Bronson Pinchot Reflects on Perfect Strangers’ Global Impact and Fan Encounters

Pinchot reveals Nelson and Winnie Mandela’s love for “Perfect Strangers” and his character Balki

Bronson Pinchot, and Nelson and Winnie Mandela. (PHOTO: VIA PEOPLE, MARIO CASILLI/TV GUIDE/EVERETT; REBECCA NADEN/PA WIRE/AP)
Bronson Pinchot, and Nelson and Winnie Mandela. (PHOTO: VIA PEOPLE, MARIO CASILLI/TV GUIDE/EVERETT; REBECCA NADEN/PA WIRE/AP)

Bronson Pinchot, known for his portrayal of Balki Bartokomous on the popular ABC sitcom “Perfect Strangers,” recently shared a touching story about the show’s global reach.

Speaking with PEOPLE, Pinchot revealed that Nelson Mandela and his former wife Winnie Mandela were fans of the series during its heyday from 1986 to 1993.

“Perfect Strangers,” a comedy about an immigrant from the fictional island of Mypos who moves in with his distant cousin in Chicago, struck a chord with audiences worldwide.

Pinchot recalls attending a banquet in South Africa at the height of the show’s popularity, where he experienced an unexpected and heartwarming encounter.

“I’m not making this up,” Pinchot, now 65, said. “I was at this big dinner, and all of a sudden I get crushed from behind by this embrace, like your long-lost relative. And I turn around and it’s Winnie Mandela.” Winnie Mandela expressed her admiration for Pinchot’s character, saying, “If you only had any idea how much we love Balki here.”

Pinchot, taken aback by the compliment, responded with genuine surprise. “My goodness, really?” he recalled saying. During the same event, he received a note from Nelson Mandela, delivered by an assistant. The note read, “If I start going up to individual tables… then I’ll have to go to every table and I can’t do that. But I wanted you to know that I know my cousin is here.”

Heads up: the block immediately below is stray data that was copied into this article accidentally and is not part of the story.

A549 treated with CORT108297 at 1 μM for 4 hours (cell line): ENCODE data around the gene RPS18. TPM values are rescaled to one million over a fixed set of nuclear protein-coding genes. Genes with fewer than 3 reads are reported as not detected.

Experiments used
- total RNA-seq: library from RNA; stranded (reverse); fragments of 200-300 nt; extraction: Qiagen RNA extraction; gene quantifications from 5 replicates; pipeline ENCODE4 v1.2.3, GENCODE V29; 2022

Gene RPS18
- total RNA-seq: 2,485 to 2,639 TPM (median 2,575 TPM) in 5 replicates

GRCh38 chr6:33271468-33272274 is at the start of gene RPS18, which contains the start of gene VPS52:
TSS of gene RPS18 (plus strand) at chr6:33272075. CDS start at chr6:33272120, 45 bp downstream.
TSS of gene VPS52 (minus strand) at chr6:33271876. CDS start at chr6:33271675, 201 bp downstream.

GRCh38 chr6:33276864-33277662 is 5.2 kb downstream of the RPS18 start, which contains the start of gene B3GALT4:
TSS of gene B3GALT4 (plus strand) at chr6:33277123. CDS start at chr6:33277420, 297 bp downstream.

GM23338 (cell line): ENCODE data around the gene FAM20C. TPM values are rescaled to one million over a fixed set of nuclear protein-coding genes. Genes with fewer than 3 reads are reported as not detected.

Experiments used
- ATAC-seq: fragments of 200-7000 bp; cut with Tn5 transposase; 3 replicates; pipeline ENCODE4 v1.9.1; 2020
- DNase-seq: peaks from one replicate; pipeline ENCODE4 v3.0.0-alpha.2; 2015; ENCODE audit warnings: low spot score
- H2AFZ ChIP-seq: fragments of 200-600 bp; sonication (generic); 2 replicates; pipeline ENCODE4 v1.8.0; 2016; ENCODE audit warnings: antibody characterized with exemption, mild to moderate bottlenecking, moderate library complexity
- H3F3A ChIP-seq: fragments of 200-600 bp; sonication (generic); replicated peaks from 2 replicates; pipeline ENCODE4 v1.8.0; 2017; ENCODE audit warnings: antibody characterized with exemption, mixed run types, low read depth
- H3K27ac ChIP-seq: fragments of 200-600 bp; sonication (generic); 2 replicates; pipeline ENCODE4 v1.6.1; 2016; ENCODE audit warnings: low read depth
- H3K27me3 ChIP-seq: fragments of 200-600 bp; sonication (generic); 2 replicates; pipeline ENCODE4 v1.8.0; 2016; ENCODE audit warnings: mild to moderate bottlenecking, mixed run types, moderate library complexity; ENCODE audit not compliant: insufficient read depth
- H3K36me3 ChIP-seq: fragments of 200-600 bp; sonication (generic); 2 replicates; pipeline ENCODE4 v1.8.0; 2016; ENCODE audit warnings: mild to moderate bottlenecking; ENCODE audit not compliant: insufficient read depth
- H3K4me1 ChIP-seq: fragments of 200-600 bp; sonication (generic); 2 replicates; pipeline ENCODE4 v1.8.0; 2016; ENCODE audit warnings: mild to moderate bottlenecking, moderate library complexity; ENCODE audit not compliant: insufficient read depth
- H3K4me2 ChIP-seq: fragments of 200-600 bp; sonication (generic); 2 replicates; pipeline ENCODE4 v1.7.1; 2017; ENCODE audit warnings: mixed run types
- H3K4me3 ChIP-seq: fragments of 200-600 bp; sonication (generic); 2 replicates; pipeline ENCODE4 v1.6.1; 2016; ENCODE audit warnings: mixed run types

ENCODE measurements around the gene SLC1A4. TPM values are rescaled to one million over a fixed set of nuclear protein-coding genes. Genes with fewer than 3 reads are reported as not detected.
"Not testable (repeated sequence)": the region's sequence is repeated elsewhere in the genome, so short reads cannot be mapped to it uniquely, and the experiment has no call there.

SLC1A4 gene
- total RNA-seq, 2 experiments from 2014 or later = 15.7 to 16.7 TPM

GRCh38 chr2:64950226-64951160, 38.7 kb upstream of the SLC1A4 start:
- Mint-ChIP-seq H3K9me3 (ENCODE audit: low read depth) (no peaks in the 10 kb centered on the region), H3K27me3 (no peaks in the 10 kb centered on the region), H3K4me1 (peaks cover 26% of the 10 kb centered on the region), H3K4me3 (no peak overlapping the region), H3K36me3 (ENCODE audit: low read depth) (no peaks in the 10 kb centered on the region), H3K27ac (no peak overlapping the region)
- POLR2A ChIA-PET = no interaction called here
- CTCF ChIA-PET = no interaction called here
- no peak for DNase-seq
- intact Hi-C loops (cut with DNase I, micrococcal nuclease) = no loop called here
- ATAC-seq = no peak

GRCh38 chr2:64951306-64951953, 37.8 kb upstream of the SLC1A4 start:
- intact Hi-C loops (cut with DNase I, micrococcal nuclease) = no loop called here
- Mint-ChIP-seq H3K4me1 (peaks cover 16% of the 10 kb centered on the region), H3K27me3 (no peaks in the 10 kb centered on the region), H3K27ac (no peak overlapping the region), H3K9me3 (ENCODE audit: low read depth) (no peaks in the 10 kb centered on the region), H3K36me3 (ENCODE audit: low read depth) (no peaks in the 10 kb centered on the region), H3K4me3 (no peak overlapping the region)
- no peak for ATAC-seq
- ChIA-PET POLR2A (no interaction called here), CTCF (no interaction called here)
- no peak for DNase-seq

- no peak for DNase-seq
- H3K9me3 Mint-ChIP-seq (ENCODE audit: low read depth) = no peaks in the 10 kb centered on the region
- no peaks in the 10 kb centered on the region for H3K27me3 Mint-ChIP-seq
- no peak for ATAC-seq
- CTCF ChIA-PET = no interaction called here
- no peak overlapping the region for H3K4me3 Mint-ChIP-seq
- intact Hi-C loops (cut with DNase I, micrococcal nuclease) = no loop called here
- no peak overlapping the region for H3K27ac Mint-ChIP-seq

Bronson Pinchot and Mark Linn-Baker in Perfect Strangers. (PHOTO: VIA PEOPLE, ABC PHOTO ARCHIVES/DISNEY GENERAL ENTERTAINMENT CONTENT VIA GETTY)
Bronson Pinchot and Mark Linn-Baker in Perfect Strangers. (PHOTO: VIA PEOPLE, ABC PHOTO ARCHIVES/DISNEY GENERAL ENTERTAINMENT CONTENT VIA GETTY)

Reflecting on these moments, Pinchot’s voice filled with emotion. The experience highlighted the far-reaching impact of “Perfect Strangers,” a show that brought laughter and joy to diverse audiences, including those living under the shadow of apartheid in South Africa.

Pinchot first gained widespread recognition for his role as the flamboyant gallery worker Serge in the 1984 film “Beverly Hills Cop.” While he enjoyed the acclaim, the sudden attention from fans was sometimes overwhelming.

Shortly after the film’s release, he recalled an incident near his Los Angeles apartment where a car of teenagers excitedly jumped out to greet him. “They jumped out and started to make a fuss,” he said. “I went from poverty to people driving up on the sidewalk. I wasn’t ready. Who’s ready for that?”

The attention was not always positive. Pinchot shared that it could sometimes be frightening, with fans making unsettling demands. “Everybody’s staring at you. And people sometimes will even make a death threat.

They’ll say, ‘Do the character for my girlfriend.’ And you say, ‘I think I’ll just have my fruit salad, thank you.’ And then they say, ‘I’ll have to kill you now.’ I mean, that’s a real thing,” he explained.

Despite these challenges, Pinchot has grown more comfortable with his place in the spotlight over the years. However, he still doesn’t actively seek it out.

Bronson Pinchot as Serge in 'Beverly Hills Cop: Axel F'. (PHOTO: VIA PEOPLE, COURTESY OF NETFLIX)
Bronson Pinchot as Serge in ‘Beverly Hills Cop: Axel F’. (PHOTO: VIA PEOPLE, COURTESY OF NETFLIX)

Recently, he reprised his role as Serge in the new film “Beverly Hills Cop: Axel F,” now streaming on Netflix.

Pinchot admitted he was initially reluctant to attend the June 20 Los Angeles premiere of the movie, but was persuaded by his team. “I got covertly threatening emails and texts from my manager saying, ‘You will be on the red carpet,’” he joked.

Looking back on his career, Pinchot appreciates the unexpected connections and profound impact his work has had.

The story of Nelson and Winnie Mandela’s admiration for Balki Bartokomous is a testament to the power of television and its ability to transcend borders and cultures, bringing people together through shared laughter and humanity. 

For more insights into Bronson Pinchot’s experiences and reflections, readers can pick up the new issue of PEOPLE.

Sharing Is Caring:

Leave a Comment